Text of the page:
It may not always seem like it, but humans are an unusually co-operative species. We like to do favors and give people stuff.  We remember favors and return them—or very often we just expect that what goes around will come around: if I let a stranger into heavy traffic then later another stranger will do the same for me.  We punish people who don’t co-operate even if it costs us something: we don’t like to be taken for a ride. Are we born to co-operate or is it something we learn?

There is a long-running debate about how and why people co-operate. To co-operate means doing something that benefits others but has some personal cost. For example, if I share food with you there will be less for me. Our co-operative behaviour is strongly developed compared to other primates and evolutionary anthropologists argue that we have an evolved, innate drive to cooperate, to reciprocate favours tit for tat and to punish nonco-operators and free-riders. Economists, on the other hand, point to the irrational and culturally diverse ways that people actually behave. If this kind of behaviour is an evolved universal trait then why does it vary so much around the world—and even within different groups within a single society? 

Co-operative behaviours are often tested using simple games where the player has to decide how to split the rewards between themselves and another player. In the Ultimatum Game, a player is given an amount of money and offers some (or none) to another player. If the second player accepts, they both keep the money—but if the second player rejects the offer they both get nothing. A rational economist would advise offering a very small amount that should be accepted since something is better than nothing and then both players ‘win’. But that isn’t what usually happens. People don’t respond rationally. In most studies of the Ultimatum Game players reject offers under 20% of the pot and players typically offer close to 50%. Although this suggests a universal strategy the problem is that most of these studies are done in WEIRD populations: Western, Educated, Industrialized, Rich and Democratic. WEIRD students from the US to Japan are all well-acquainted with the kind of market exchange typical of developed economies: they’re all singing from the same hymn sheet.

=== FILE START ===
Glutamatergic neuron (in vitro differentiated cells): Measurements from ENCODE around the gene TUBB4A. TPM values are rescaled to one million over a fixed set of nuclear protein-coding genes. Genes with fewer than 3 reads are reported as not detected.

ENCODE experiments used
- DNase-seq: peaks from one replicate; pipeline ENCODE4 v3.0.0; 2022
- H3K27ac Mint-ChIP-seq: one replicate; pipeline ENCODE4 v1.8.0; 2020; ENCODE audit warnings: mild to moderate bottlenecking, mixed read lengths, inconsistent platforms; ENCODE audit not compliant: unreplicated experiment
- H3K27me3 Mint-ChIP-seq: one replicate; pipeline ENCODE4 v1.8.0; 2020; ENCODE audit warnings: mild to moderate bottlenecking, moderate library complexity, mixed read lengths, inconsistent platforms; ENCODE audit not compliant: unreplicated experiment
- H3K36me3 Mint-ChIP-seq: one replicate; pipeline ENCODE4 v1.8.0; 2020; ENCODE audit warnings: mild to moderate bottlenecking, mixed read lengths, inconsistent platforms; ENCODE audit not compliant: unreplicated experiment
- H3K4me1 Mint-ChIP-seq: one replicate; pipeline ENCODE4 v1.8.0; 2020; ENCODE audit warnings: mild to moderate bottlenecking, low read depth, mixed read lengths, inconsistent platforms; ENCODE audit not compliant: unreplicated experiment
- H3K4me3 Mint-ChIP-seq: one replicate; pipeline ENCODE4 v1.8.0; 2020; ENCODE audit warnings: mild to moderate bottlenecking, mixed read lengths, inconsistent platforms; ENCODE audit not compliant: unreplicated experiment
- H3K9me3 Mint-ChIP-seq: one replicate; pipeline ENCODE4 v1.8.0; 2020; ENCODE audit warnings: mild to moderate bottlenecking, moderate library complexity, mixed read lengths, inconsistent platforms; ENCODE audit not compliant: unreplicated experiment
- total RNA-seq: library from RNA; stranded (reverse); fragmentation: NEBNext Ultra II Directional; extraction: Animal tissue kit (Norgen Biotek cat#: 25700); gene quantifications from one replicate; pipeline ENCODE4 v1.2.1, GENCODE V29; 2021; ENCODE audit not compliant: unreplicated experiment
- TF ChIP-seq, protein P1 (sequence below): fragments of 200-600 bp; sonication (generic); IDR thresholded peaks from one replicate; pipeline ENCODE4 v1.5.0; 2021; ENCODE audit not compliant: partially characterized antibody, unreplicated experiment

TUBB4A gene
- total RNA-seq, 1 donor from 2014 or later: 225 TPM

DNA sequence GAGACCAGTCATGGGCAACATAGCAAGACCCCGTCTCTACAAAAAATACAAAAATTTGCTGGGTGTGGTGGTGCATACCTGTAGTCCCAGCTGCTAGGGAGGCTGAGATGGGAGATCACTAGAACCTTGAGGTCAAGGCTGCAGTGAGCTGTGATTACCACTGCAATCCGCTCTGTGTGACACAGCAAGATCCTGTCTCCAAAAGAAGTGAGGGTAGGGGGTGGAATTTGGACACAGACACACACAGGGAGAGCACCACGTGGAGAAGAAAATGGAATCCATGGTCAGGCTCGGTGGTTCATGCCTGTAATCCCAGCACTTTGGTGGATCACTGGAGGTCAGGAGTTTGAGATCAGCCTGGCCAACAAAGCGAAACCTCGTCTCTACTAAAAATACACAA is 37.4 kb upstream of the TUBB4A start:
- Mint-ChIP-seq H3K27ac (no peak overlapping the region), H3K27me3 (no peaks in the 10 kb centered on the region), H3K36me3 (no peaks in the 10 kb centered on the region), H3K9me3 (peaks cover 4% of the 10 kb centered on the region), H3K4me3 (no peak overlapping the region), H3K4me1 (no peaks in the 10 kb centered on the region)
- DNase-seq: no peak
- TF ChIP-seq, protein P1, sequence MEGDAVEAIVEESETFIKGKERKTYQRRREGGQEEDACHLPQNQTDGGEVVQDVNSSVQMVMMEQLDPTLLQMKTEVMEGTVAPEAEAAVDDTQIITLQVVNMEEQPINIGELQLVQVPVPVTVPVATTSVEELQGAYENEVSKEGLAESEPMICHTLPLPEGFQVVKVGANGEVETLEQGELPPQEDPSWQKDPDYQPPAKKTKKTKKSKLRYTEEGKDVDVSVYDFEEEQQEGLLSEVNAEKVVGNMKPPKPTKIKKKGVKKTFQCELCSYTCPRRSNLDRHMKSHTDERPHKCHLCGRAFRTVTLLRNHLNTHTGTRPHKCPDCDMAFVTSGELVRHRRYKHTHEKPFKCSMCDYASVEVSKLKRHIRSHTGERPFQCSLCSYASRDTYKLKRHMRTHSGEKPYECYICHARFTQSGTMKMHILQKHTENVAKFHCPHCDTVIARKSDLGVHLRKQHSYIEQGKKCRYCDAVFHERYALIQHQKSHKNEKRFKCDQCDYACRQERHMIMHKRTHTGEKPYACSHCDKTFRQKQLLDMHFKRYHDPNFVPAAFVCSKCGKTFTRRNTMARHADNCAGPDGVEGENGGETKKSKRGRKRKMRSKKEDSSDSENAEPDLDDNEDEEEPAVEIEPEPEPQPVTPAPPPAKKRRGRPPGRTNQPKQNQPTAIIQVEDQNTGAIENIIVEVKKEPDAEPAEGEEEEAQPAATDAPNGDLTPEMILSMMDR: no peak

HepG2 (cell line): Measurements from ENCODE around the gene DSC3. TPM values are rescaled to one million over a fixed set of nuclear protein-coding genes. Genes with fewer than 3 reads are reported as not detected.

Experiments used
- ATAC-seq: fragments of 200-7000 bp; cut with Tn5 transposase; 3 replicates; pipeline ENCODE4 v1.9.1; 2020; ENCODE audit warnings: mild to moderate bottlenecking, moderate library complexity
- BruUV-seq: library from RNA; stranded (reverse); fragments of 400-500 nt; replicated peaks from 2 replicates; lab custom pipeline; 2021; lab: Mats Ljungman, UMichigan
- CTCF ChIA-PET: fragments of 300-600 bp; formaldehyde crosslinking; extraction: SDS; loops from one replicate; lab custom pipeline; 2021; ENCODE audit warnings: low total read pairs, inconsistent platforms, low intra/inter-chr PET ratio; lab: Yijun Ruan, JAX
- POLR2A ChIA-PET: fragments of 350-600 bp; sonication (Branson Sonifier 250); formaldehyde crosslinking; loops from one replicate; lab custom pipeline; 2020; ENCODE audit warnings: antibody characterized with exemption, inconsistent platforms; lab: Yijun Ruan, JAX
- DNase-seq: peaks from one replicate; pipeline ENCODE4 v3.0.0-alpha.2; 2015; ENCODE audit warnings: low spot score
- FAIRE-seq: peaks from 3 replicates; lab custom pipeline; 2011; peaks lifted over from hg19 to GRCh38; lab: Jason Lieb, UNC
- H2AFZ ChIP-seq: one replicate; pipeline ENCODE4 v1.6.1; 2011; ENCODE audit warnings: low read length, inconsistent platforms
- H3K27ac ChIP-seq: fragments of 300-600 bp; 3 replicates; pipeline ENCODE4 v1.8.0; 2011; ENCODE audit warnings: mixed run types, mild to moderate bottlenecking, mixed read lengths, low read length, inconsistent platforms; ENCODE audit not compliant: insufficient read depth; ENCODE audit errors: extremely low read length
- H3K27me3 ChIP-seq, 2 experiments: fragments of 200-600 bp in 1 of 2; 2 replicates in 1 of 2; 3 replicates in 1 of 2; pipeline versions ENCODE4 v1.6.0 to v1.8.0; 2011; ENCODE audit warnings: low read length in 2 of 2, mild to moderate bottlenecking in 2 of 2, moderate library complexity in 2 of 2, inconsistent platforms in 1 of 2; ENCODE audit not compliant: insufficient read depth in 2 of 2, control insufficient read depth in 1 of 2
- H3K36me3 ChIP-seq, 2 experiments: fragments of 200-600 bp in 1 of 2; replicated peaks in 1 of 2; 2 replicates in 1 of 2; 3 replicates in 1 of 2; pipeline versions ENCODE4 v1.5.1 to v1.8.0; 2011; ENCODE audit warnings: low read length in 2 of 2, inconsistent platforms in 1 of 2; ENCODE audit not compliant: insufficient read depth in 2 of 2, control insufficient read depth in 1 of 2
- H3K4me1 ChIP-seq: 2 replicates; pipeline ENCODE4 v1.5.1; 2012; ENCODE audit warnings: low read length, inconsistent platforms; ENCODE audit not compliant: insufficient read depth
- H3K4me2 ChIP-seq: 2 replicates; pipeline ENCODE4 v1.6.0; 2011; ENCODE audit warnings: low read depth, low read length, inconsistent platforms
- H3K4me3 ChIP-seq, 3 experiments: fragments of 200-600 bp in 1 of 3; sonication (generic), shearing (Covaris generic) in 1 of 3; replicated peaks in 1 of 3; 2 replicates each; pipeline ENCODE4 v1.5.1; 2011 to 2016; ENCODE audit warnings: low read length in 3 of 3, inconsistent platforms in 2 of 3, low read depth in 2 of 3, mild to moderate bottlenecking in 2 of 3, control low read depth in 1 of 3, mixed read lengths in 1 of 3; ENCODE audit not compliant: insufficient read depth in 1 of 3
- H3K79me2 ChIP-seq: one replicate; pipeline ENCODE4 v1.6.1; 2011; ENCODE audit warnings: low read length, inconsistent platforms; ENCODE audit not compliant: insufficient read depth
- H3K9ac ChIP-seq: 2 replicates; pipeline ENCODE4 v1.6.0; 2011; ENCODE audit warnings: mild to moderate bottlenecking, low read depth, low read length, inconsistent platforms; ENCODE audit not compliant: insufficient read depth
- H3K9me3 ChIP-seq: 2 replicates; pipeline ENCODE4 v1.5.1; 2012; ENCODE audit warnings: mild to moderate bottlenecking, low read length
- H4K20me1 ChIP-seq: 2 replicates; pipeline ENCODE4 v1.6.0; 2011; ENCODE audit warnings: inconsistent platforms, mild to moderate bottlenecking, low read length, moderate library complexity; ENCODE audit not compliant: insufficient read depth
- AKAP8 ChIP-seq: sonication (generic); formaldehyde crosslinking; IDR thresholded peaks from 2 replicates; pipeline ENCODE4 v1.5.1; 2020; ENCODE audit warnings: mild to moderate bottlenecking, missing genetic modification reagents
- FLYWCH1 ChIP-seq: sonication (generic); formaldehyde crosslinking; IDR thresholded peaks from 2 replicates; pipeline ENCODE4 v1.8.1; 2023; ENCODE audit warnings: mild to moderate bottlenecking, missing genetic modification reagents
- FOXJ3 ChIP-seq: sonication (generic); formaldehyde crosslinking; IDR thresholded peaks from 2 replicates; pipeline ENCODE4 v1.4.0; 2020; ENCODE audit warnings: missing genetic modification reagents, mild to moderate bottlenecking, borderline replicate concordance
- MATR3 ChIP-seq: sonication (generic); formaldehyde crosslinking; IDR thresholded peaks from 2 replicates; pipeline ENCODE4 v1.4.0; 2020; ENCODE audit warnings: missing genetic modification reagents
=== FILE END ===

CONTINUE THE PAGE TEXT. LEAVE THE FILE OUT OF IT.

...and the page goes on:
When Henrich et al compared fifteen non-WEIRD small-scale societies playing the Ultimatum Game they found different cultures behaving differently. Some peoples, such as the Tsimane of Bolivia, never rejected offers, no matter how small—and didn’t offer as much either, typically just 25% of the pot. Others, like the Au and Gnau peoples of New Guinea actually rejected high offers while the Lamelara in Indonesia generally offered over 50% despite offers of any sort generally being accepted.  It’s hard to argue that co-operative behaviour is an innate human trait with this level of variation—so perhaps co-operative behaviour is entirely cultural. But in that case we have a new question—what is it about these cultures that make them play the game differently?

Different peoples, with different kinds of economies and lifestyles have different trade-offs between co-operative behaviours that are good for the group but probably costly for the individual and behaving more independently. The Tsimane, for example, who gave little and never rejected offers, lived as independent family groups with little, if any, dependence on exchange with non-family members. The Au and the Gnau, who rejected high offers, have a strong tradition of gift giving. But it’s understood that the recipient is then under an obligation to the giver and such obligations are not always welcome. The Lamelaru who make high offers and rarely reject anything are whale hunters who co-operate routinely in the hunting of the biggest game on Earth and share the proceeds.  And so the everyday experiences of co-operation in these different cultures is reflected in the strategies used to play new co-operative games. Maybe culture shapes co-operative behaviour and there is nothing innate about it at all.

House et al’s recent paper tested the development of co-operative behaviour in six very different kinds of societies (including one WEIRD group from LA) to see how people vary their game-playing depending on age and culture. Players had two versions of a simple food-sharing game—a costly version, where they paid a cost when they rewarded another player, and a version with no costs. Across all cultures children under five gave rewards without regard for personal cost or even meanness from their gaming partners. (This echoes another recent study that found Californian 2.5 year-olds gave rewards indiscriminately—even to those who never returned the favor.) But approaching middle-childhood around 7-8, children’s behaviour changed becoming more like that of adults from the same cultural group - and differences between the cultural groups became marked. In particular, the way children and adults played the costly version of the game changed while responses to the no-cost version were generally unchanged. This is exactly what you might expect if co-operation has both an innate, genetic component and a local, cultural influence—an example of gene-culture coevolution. Co-operation that comes at a cost differs between cultures because the costs are not the same across cultures.

Children take on cultural norms from their parents and society in general. From the same relatively simple, co-operative beginnings, our particular society then teaches us when and how much to give, to accept—and to punish.

About the Author

Gillian Ragsdale

Gillian Ragsdale, Ph.D. is an Associate Lecturer in biological psychology with the Open University, in the U.K.

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